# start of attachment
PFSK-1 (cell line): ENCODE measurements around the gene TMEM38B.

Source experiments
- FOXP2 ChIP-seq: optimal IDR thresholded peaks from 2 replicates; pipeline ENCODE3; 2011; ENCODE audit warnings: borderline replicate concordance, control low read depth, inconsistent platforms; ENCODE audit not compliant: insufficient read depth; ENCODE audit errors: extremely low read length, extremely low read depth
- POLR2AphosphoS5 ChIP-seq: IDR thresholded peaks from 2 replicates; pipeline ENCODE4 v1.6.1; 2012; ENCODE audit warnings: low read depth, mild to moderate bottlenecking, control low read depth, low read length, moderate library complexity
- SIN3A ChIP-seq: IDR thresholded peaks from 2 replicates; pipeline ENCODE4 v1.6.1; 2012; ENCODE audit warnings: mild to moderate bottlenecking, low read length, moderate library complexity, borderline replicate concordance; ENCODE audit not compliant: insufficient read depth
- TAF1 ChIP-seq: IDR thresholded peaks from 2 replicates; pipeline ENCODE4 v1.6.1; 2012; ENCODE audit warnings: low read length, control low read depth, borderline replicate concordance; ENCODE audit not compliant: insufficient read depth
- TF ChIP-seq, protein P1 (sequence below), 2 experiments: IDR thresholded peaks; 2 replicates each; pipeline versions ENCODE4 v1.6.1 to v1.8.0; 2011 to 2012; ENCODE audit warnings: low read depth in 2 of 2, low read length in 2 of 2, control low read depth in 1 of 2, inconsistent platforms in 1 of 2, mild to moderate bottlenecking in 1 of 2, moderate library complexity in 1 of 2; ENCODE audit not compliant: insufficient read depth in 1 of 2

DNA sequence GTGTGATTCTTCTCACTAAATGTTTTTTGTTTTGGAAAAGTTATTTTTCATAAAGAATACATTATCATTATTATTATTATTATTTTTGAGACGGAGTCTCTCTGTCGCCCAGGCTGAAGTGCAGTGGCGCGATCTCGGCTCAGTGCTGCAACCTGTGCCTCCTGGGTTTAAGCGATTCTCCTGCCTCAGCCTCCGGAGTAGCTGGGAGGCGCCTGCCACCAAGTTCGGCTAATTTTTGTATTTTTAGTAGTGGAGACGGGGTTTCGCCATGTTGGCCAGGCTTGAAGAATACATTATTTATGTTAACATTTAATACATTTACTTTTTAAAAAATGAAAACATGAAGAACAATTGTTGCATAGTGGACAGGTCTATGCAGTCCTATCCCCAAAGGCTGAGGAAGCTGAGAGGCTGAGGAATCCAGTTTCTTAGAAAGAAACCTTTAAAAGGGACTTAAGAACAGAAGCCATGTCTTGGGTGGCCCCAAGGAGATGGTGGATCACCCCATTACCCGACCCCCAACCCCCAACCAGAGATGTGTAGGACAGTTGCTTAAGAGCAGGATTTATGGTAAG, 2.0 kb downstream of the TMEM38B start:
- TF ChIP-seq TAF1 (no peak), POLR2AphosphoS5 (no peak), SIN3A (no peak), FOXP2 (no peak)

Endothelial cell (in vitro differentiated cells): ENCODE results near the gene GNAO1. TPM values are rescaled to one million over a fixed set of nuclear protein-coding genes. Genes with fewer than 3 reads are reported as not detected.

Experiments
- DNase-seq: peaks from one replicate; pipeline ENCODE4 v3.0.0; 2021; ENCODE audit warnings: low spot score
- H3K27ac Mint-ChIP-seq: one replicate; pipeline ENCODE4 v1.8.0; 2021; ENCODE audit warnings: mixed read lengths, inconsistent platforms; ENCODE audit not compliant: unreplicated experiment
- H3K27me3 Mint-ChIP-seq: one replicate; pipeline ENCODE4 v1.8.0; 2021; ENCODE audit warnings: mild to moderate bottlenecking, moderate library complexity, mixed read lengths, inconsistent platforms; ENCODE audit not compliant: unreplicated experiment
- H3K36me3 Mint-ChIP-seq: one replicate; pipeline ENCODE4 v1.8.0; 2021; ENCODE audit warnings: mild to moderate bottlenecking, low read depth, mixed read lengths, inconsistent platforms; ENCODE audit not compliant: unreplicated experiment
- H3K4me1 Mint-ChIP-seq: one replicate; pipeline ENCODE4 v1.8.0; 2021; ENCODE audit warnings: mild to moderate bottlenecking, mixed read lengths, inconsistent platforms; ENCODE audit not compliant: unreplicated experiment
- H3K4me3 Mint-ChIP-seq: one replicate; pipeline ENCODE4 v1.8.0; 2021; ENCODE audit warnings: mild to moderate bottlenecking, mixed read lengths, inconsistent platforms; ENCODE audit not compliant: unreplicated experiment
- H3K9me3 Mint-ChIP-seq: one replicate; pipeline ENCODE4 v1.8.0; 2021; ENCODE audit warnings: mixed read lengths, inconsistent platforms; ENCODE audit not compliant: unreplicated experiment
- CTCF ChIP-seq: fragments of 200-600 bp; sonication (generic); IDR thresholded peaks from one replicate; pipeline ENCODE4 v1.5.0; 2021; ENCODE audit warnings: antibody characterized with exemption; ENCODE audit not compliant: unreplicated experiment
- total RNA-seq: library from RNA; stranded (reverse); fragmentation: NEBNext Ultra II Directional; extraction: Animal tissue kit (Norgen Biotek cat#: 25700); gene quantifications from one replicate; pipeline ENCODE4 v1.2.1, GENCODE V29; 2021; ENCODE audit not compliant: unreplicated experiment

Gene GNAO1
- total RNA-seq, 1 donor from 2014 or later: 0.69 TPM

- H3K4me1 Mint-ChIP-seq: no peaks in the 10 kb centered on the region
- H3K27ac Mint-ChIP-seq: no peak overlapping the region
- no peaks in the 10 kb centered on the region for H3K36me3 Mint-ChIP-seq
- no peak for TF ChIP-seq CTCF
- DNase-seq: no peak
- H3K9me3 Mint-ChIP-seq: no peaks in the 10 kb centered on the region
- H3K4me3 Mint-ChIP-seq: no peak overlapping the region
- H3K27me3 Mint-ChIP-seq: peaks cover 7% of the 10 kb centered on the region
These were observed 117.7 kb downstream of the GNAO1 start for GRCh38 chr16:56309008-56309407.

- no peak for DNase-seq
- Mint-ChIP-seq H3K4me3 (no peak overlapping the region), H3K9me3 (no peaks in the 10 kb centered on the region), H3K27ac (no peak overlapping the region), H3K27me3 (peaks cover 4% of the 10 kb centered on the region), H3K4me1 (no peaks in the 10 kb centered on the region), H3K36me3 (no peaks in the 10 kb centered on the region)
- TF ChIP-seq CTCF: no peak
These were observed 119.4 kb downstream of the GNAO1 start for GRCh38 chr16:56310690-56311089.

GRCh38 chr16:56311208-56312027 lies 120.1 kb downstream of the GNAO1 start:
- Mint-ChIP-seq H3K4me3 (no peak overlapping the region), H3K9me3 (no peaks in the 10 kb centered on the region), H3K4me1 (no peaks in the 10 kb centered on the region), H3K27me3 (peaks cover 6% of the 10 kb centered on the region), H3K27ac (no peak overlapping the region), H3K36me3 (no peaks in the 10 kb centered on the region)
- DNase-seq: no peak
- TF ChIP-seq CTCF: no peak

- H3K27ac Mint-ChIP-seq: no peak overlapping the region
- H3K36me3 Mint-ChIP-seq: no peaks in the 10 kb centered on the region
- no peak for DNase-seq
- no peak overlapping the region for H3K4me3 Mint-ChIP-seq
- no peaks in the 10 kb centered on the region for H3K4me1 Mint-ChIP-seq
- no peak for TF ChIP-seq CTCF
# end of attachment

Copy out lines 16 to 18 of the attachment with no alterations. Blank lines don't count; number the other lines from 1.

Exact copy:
- H3K4me1 Mint-ChIP-seq: one replicate; pipeline ENCODE4 v1.8.0; 2021; ENCODE audit warnings: mild to moderate bottlenecking, mixed read lengths, inconsistent platforms; ENCODE audit not compliant: unreplicated experiment
- H3K4me3 Mint-ChIP-seq: one replicate; pipeline ENCODE4 v1.8.0; 2021; ENCODE audit warnings: mild to moderate bottlenecking, mixed read lengths, inconsistent platforms; ENCODE audit not compliant: unreplicated experiment
- H3K9me3 Mint-ChIP-seq: one replicate; pipeline ENCODE4 v1.8.0; 2021; ENCODE audit warnings: mixed read lengths, inconsistent platforms; ENCODE audit not compliant: unreplicated experiment